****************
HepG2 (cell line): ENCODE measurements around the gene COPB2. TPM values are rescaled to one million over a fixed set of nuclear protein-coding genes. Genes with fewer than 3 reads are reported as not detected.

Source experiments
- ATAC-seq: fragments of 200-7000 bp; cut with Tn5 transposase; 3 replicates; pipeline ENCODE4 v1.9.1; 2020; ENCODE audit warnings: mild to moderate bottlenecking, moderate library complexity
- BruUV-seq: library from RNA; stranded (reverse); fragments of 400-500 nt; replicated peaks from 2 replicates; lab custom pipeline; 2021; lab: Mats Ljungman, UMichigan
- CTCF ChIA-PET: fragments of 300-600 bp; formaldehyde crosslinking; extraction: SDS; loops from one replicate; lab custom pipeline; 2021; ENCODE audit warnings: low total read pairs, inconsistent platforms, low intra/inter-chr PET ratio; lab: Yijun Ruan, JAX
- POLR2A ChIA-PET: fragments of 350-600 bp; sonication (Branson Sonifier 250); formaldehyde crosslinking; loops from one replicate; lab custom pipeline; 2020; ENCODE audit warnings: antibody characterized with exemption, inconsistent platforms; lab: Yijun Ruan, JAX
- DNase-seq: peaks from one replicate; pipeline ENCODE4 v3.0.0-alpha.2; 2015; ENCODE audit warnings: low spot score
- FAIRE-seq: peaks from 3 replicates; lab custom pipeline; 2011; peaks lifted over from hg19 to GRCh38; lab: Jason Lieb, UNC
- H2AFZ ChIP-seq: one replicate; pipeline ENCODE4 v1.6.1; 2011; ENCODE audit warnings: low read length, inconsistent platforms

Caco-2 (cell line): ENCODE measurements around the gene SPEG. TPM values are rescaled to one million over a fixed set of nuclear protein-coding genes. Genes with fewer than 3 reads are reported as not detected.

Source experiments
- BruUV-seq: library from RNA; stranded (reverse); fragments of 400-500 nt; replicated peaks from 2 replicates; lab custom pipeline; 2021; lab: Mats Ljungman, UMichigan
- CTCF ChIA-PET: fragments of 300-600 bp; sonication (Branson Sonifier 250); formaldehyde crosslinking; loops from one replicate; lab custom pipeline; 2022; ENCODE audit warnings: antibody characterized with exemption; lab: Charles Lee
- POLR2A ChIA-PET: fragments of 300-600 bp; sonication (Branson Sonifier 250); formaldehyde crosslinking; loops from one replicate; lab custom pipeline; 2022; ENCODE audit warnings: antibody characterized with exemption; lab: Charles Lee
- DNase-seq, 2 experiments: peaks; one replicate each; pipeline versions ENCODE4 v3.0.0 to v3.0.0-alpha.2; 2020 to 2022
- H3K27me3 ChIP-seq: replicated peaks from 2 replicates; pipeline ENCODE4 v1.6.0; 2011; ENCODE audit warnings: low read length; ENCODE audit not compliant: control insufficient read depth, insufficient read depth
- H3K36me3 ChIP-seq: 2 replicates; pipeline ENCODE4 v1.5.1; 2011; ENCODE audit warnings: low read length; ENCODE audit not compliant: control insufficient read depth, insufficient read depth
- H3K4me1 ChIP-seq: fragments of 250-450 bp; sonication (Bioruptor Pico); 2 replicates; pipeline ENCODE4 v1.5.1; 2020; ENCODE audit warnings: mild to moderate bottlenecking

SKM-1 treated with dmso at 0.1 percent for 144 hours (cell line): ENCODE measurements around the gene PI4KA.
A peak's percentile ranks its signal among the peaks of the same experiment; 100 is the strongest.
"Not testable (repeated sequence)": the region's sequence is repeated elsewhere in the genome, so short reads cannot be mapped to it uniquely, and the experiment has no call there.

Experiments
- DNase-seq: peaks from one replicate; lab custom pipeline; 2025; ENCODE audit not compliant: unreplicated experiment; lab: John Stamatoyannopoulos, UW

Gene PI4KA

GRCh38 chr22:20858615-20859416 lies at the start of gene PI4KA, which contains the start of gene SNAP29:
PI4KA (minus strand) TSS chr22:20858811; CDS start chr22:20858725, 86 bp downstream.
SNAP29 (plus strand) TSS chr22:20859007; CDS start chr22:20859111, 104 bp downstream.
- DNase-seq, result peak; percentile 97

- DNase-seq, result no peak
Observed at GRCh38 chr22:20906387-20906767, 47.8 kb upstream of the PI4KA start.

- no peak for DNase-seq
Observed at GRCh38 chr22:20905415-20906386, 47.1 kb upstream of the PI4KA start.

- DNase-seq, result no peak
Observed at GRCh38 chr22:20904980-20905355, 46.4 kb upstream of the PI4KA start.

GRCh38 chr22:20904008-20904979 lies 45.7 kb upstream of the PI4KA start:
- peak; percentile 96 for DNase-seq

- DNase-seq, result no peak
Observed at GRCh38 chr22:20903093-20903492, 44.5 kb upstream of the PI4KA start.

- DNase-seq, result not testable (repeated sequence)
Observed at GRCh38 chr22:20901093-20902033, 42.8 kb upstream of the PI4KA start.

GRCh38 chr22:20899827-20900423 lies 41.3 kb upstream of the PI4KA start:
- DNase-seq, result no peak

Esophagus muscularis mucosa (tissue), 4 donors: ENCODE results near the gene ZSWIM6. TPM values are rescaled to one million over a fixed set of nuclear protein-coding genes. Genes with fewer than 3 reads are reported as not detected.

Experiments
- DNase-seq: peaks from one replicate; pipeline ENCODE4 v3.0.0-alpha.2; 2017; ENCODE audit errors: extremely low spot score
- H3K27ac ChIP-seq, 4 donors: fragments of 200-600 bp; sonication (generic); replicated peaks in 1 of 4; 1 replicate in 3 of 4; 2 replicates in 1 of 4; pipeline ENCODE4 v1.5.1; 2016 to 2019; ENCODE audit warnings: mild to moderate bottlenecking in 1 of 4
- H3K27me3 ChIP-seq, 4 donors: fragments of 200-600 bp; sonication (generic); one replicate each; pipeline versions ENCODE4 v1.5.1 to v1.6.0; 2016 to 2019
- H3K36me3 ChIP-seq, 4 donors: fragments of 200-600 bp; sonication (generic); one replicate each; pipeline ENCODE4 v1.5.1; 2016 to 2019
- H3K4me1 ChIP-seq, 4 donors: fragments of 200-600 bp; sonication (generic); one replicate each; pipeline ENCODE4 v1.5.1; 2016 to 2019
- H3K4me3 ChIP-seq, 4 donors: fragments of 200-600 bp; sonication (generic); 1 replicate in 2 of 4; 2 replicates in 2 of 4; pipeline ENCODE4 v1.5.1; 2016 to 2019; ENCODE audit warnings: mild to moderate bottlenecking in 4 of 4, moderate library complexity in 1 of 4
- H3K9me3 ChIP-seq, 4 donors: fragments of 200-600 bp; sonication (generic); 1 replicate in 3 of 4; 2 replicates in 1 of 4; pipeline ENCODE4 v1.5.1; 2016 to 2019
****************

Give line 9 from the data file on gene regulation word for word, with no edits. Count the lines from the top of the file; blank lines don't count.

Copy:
- H2AFZ ChIP-seq: one replicate; pipeline ENCODE4 v1.6.1; 2011; ENCODE audit warnings: low read length, inconsistent platforms